Talking to Ahram Online, liberal MP Amr Hamzawy criticised the new president for adopting the position of the Muslim Brotherhood in refusing to mention Israel in any of his speeches.

On the other hand, presidential spokesman Yasser Ali, in a press statement last week, distanced Egypt from Hamas, saying there will be no Free Trade Zone with the besieged Gaza Strip and condemning Hamas' objection to the destruction of the tunnels along the Rafah border.

To the disappointment of many pro-Palestinian activists, following the 5 August border attacks which left 16 Egyptian soldiers dead, Egypt’s security forces began attacking the tunnels, which are considered a vital lifeline of food, clothes, building materials and fuel into Gaza.

In response, Hamas held several protests and called on the new president to end the "siege" of the impoverished Palestinian territory, which has been subjected to an Israeli blockade since 2006.

Problems in forming the government to blame?

In response to the many criticisms laid at Morsi's door at the end of the 100 days, FJP Spokesman Oqeil maintained that local institutions have yet to come under the full control of the new president and so Morsi has been unable to push through his planned changes for local governing bodies.

This, Oqeil said, has prevented the executive authority from solving the current bread shortage and accumulated garbage crisis.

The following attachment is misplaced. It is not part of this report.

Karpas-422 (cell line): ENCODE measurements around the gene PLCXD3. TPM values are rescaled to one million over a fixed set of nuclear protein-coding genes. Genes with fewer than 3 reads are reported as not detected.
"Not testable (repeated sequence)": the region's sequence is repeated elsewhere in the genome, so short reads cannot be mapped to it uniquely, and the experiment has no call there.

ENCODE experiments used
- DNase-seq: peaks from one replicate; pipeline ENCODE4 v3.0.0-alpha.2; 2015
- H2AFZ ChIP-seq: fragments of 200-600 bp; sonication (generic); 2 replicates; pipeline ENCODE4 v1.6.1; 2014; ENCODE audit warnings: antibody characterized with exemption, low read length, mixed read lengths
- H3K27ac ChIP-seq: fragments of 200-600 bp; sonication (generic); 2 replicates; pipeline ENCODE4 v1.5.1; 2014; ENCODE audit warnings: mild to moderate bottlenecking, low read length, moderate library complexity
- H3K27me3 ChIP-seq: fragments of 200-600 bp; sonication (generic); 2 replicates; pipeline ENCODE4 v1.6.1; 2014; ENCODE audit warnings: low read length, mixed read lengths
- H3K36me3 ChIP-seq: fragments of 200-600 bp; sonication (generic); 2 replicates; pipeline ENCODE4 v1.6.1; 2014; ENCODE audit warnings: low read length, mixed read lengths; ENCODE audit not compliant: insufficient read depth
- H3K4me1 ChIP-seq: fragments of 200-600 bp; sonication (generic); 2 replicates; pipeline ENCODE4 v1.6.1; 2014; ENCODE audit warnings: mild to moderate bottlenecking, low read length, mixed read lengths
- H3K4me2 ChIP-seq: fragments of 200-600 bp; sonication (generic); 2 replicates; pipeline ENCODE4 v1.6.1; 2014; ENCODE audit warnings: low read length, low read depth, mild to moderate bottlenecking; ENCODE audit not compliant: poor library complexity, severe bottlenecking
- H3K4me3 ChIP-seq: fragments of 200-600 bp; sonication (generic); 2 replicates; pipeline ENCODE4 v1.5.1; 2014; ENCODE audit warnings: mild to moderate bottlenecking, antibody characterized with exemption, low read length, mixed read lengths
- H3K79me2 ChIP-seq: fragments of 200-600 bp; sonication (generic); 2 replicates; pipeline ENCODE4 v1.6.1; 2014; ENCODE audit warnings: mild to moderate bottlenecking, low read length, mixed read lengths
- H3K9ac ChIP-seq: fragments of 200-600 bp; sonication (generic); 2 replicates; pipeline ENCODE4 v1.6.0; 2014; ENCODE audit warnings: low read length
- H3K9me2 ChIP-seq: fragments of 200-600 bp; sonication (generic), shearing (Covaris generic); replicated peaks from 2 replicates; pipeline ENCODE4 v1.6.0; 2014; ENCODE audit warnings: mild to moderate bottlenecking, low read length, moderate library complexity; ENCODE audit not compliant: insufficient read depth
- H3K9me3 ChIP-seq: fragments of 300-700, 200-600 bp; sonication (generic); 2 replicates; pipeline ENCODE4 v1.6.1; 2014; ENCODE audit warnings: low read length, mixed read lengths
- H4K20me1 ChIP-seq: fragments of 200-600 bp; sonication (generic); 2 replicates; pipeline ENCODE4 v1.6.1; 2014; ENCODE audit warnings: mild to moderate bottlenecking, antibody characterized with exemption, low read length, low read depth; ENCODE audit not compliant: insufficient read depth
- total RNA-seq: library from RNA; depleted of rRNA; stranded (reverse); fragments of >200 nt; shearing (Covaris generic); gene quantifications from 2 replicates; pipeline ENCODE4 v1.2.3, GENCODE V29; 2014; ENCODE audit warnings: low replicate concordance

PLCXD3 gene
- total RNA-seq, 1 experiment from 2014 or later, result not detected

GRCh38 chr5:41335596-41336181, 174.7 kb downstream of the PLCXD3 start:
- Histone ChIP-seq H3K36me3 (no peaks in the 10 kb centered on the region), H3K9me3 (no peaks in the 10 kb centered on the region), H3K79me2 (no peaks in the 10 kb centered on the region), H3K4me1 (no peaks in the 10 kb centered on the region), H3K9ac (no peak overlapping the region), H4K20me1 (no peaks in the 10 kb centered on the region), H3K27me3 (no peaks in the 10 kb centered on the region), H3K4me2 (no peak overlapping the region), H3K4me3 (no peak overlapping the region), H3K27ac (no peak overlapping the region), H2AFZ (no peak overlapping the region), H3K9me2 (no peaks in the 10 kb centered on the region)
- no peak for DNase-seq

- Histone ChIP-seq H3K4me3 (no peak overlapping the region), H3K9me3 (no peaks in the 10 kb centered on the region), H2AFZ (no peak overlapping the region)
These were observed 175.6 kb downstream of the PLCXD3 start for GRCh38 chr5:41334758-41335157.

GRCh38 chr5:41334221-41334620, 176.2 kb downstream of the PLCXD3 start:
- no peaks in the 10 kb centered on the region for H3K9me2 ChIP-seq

In addition, it took a month for Morsi to replace the SCAF-appointed government with his own administration. Several liberals and Salafists who were offered positions in the new Cabinet declined the roles.

Morsi's powers were also severely curtailed for the first month, supporters assert, until the president was able to fully wrestle executive authority from the SCAF mid-August.

However, amidst much criticism and praise, recent polls demonstrate a positive national reaction to the new president.

Results of the second opinion-tracker from the independent Egyptian Center for Public Opinion Research (Baseera) show 79 per cent of respondents said they were happy with the president's performance, while 13 per cent stated they were not.

Whether this accurately reflects Egyptian public opinion and if this wave of support will be sustained, remains to be seen.